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What are the implications for the transport sector following the publication of the HGV ecotax decree?

Taxe carbone transport

On 27 December 2023, the decree on the application of the ecotax to heavy goods vehicles was published in the Journal Officiel, the government gazette of the French Republic. This text authorises the modulation of charges for access to local road infrastructure according to a vehicle’s level of pollution. What are the consequences for the transport sector? Experts from AURIS Finance, a consultancy specialising in mergers and acquisitions, take a closer look.

The decree 2023-1407, issued on December 27, 2023, has received little attention. However, this text may have a significant impact on the profitability of transport providers.

An eco-contribution

In line with the “polluter pays” principle, the decree introduces a modulation of tolls for goods and passenger transport vehicles according to their carbon dioxide emissions. It introduces an increase in tolls in the event of high levels of traffic-related air pollution and applies to vehicles with a total weight (charged) of more than 3.5 tonnes. Subject to validation by the French government, the scheme is expected to come into force in early 2025. The green tax will be introduced for freight transport two years later, in 2027. The purpose of the tax is to “finance road investment and promote the environmental sustainability of fleets”. While the regulation has the dual purpose of shifting the external costs of pollution to the polluters and encouraging the use of less polluting vehicles, it comes at a difficult time for transport companies.

Three years to make fleets greener

Despite strong demand for freight transport, companies in the sector are currently facing record cost inflation. According to a study by Union TLF, an organisation representing all transport and logistics companies, inflation could reach 6.8% by 2024, excluding fuel. Two factors in particular are driving this trend: personnel costs (up 10%) and overheads (up 6%). At the same time, companies are being forced to commit to the energy transition by making their fleets greener. For the time being, there is still a long way to go towards clean road transport: over 97% of the 615,500 HGVs in France run on diesel.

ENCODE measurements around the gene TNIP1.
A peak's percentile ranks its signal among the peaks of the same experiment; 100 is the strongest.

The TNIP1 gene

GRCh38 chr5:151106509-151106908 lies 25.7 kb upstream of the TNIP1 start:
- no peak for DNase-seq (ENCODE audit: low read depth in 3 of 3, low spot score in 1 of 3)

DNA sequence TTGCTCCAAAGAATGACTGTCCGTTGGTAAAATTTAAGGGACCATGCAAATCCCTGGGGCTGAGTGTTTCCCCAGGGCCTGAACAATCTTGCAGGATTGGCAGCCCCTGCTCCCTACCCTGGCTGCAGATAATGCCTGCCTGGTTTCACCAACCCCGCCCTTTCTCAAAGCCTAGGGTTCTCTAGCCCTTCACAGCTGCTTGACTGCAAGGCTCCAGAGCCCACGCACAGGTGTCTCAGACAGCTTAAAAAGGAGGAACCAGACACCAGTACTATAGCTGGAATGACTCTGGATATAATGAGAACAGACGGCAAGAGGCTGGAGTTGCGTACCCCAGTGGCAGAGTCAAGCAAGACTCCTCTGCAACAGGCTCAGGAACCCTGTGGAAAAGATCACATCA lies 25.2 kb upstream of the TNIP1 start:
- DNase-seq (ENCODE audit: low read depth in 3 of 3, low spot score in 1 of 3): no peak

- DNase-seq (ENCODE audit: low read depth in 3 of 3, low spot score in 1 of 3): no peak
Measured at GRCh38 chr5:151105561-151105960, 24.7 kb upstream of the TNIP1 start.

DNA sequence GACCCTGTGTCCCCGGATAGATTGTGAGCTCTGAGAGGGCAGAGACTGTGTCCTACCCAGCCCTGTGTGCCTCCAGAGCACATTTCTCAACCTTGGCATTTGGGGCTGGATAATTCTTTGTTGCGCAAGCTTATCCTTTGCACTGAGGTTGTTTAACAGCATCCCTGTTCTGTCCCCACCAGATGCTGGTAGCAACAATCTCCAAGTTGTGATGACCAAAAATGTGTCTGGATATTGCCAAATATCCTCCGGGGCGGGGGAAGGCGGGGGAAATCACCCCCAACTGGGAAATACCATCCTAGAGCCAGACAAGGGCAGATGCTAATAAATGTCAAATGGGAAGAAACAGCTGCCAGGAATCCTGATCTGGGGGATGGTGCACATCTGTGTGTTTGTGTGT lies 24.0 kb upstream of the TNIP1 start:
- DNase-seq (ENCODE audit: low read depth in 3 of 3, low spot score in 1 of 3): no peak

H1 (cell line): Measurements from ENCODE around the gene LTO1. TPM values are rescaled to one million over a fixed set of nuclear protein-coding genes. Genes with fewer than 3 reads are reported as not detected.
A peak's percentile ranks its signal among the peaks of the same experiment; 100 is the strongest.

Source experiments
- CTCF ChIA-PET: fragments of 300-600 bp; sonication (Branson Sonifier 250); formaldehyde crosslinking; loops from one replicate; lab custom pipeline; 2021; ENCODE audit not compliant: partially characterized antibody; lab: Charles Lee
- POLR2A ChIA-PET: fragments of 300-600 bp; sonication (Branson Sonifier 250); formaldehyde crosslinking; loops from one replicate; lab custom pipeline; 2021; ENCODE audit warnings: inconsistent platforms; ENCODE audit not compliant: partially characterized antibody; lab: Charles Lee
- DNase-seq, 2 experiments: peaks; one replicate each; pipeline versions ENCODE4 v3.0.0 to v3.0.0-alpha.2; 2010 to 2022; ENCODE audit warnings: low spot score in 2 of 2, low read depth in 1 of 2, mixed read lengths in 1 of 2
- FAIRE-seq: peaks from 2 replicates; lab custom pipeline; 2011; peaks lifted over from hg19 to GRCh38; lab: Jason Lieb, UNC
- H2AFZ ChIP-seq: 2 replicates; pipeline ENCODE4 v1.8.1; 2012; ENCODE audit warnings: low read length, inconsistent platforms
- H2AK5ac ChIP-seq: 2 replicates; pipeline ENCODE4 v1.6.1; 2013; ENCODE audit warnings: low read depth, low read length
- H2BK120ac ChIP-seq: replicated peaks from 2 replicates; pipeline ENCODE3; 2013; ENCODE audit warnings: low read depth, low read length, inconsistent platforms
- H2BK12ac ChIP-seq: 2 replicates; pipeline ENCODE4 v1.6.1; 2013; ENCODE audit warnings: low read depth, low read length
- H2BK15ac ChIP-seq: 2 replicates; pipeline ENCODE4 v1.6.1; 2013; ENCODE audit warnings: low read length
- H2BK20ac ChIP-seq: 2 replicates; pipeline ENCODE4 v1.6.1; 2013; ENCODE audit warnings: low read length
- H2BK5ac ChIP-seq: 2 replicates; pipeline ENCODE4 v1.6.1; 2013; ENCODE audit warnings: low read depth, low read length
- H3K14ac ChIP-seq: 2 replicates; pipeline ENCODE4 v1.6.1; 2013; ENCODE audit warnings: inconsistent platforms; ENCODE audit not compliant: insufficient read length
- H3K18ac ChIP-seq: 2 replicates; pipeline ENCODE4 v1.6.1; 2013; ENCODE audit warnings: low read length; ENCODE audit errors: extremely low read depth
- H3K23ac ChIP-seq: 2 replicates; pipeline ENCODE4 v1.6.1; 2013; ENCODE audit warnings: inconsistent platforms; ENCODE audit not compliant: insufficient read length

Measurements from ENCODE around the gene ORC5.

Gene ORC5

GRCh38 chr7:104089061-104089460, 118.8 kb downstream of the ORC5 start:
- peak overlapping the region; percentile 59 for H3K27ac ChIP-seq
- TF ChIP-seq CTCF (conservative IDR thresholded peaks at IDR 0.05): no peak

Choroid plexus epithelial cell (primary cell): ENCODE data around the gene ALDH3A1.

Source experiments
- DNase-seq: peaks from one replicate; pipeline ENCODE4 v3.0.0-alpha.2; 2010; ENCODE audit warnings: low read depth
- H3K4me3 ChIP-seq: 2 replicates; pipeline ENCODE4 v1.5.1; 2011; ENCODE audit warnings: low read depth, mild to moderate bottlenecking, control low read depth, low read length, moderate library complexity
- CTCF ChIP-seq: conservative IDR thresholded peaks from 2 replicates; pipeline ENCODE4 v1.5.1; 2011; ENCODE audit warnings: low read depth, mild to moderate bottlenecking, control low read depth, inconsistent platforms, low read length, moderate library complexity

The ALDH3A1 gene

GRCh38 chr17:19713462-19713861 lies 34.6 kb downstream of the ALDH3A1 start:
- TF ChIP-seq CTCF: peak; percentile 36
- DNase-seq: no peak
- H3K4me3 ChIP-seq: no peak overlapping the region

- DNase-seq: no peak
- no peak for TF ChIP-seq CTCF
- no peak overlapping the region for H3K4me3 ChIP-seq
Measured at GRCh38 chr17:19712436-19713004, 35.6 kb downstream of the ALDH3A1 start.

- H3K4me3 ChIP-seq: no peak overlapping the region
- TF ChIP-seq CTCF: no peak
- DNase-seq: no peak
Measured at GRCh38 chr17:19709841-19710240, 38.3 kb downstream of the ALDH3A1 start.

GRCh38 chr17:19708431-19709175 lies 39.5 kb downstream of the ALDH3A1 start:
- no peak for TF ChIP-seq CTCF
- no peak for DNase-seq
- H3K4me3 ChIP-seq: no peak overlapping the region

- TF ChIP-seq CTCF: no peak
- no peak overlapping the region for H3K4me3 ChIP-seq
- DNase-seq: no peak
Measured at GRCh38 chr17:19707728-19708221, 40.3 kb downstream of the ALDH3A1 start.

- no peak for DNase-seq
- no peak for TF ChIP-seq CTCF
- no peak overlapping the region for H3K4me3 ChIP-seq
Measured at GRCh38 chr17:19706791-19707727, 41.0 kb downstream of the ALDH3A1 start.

A sector undergoing consolidation

Environmental requirements call for substantial investment from companies in the sector. Against this background, the trend is towards concentration. Large operators are acquiring smaller companies to give themselves the financial backing they need to make their fleets greener. Recently, three French Intermediate-size companies acquired local operators: Jardel, Groupe Rousseau, and Jacky Perrenot. Each transaction is coupled with a strategic review of the greening of the fleet. For example, 18% of the Jacky Perrenot group’s fleet currently consists of alternative energy vehicles. The group is also preparing to purchase 168 electric vehicles. Companies are taking small steps towards a greener future. Supported by technological innovation, they are making far-reaching changes throughout the value chain, from logistics to packaging, including the use of clean vehicles.

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Logistics companies with innovative solutions and transport SMEs with a strong local presence are under particular scrutiny by industry giants. AURIS Finance’s experts specialise in each sector. They will assist you throughout your sale and acquisition operations.

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